In 2006 I speculated on how Netflix returned DVDs on a different schedule depending on the neighborhood you live in. My informal test results proved inconclusive. This was also before their streaming service became so integral (and the bandwidth/data streaming became more efficient). But while I was posting on my blog, I couldn't post comments on the company blog. Or join a chorus of tweets in pummeling the CEO Reed Hastings with hashtags.

Friday, September 16, 2011

Blackface: Damned If You Do, Damned If You Don't...Take It Off Before Anyone Sees

I don't think I can add much to what white people Gawker and Gabe have had to say on the matter of the University of Monteal business students putting on blackface to celebrate (YAY!!) and honor Jamaican sprinter Usain Bolt.

Gabe came up with this wallet-sized flowchart to the right for everyone considering an outfit topped with blackface and smiling about the hijinx and wacky hilarity sure to ensue. Because, y'know, there was that time when the *blackface gag* (haha!) was nailed so perfectly by [nobody's name goes here]...

I had experience with this odd impulse soon after starting this blog, from my own school no less (no, it wasn't a tribute in honor of me). So I'm starting to think words and blog posts don't matter much in getting the message across. But undaunted and always on the cutting edge of anti-racist technology, I'm pleased to inform anyone reading this that I've just come back from purchasing all the Wite Out in my neighborhood. Oh yeah. I figure if telling people blackface is retarded doesn't connect, then maybe putting on witeoutface will drive the point deep into their hearts and allow them to finally understand.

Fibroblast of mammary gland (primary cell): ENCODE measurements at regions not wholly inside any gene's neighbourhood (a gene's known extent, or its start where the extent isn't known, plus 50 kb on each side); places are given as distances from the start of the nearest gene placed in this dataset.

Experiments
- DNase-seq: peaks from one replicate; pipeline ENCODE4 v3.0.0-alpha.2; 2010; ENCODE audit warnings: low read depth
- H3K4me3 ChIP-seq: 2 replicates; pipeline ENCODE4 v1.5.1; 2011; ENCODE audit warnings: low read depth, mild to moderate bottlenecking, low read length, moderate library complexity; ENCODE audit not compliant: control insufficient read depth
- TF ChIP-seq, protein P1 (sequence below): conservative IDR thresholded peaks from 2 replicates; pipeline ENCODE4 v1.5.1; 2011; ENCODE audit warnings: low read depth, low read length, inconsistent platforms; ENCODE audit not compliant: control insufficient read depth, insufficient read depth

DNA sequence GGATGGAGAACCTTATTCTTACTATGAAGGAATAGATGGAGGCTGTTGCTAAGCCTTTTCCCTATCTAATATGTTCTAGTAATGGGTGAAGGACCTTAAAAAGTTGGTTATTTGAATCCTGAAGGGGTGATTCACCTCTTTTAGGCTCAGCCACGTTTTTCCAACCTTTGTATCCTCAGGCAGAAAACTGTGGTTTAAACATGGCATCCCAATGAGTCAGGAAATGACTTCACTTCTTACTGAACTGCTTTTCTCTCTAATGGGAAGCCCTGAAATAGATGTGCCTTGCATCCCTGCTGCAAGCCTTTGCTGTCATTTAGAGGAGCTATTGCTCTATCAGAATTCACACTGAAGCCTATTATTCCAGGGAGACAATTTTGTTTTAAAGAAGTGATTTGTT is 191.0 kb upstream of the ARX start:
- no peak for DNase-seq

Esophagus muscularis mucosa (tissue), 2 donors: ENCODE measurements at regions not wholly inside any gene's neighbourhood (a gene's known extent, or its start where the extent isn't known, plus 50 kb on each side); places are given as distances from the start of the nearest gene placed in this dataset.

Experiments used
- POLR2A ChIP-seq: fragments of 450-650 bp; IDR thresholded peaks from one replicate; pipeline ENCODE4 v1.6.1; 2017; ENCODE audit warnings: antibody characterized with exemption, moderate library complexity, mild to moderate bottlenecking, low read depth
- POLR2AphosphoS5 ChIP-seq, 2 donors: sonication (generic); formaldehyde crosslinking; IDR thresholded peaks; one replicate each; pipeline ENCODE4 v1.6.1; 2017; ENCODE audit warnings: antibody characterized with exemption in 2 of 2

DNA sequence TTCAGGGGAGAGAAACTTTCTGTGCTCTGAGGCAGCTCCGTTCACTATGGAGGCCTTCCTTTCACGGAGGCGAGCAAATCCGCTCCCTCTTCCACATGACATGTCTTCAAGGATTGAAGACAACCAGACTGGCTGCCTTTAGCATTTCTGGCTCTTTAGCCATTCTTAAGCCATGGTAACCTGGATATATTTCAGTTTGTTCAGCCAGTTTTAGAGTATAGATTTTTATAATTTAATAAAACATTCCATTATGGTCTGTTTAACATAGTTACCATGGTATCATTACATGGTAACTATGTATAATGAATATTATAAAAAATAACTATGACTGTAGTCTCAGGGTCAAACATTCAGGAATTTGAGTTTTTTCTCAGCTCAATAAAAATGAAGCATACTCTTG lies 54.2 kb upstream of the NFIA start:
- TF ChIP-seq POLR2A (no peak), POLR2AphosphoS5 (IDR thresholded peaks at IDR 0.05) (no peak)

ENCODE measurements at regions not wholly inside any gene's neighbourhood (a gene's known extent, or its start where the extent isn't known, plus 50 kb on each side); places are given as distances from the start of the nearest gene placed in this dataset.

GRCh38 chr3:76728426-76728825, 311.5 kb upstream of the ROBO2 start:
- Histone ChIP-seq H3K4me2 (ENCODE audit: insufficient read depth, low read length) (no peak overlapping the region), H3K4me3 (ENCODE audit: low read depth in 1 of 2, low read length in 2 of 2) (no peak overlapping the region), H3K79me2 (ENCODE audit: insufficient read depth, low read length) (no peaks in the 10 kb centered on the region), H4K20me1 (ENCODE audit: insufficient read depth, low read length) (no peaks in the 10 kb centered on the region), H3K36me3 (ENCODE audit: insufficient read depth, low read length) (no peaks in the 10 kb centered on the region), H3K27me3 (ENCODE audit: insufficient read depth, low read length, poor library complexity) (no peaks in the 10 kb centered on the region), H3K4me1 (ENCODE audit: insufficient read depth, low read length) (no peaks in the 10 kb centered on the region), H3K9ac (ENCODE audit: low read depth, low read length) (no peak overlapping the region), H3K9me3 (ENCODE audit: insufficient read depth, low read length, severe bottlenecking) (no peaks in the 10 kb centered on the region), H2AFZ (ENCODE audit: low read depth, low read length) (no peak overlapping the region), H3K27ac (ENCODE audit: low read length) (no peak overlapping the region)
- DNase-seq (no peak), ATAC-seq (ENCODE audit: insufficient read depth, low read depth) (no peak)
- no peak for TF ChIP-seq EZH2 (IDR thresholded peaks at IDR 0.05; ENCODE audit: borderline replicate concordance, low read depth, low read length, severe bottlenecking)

while i'm putting on my makeup, here's the vid of those crazy canadians:



so funny and awesome! who wouldn't feel honored?

An Open Letter to the University of Montreal students Who Wore Blackface [Videogum]
Trinity's Assimilation Program Stronger Than Most [TAN]
Don't Support Blackface by pre-ordering NEGROPEDIA!

Thursday, September 15, 2011

THIS SUNDAY: TAN @ Brooklyn Book Festival


The BROOKLYN BOOK FAIR has a ton of amazing writers, panels, readings this Sunday. I'm fortunate to be a guest on one of the late afternoon panels.

SUNDAY, 9/18, BROOKLYN HISTORICAL SOCIETY MAIN HALL (128 Pierrepont Street)

5:00 P.M. Media Representations and Reality. The debate continues over whether the media reflects reality or has a hand in shaping it.  Like Heisenberg's Uncertainty Principle, the act of presenting the news can very often alter it.  No one knows this better than Brooke Gladstone of "On the Media," whose new book The Influencing Machine with Josh Neufeld examines the role of the media in American society. Patrice Evans, (Negropedia), examines media representations of African-Americans, and Jennifer Pozner (Reality Bites Back) looks at the completely unreal world of reality television. Moderated by Juan Gonzalez (News for All the People).

look for the Clair Huxtable Flyers



Have you forgotten the borough already?

Monday, September 12, 2011

Squirrel's Like, AAAAYYYOOOO!!

From Daily Mail: This attention seeking squirrel will do anything for some nuts - as he dances with his jazz hands out in a desperate plea for the spotlight.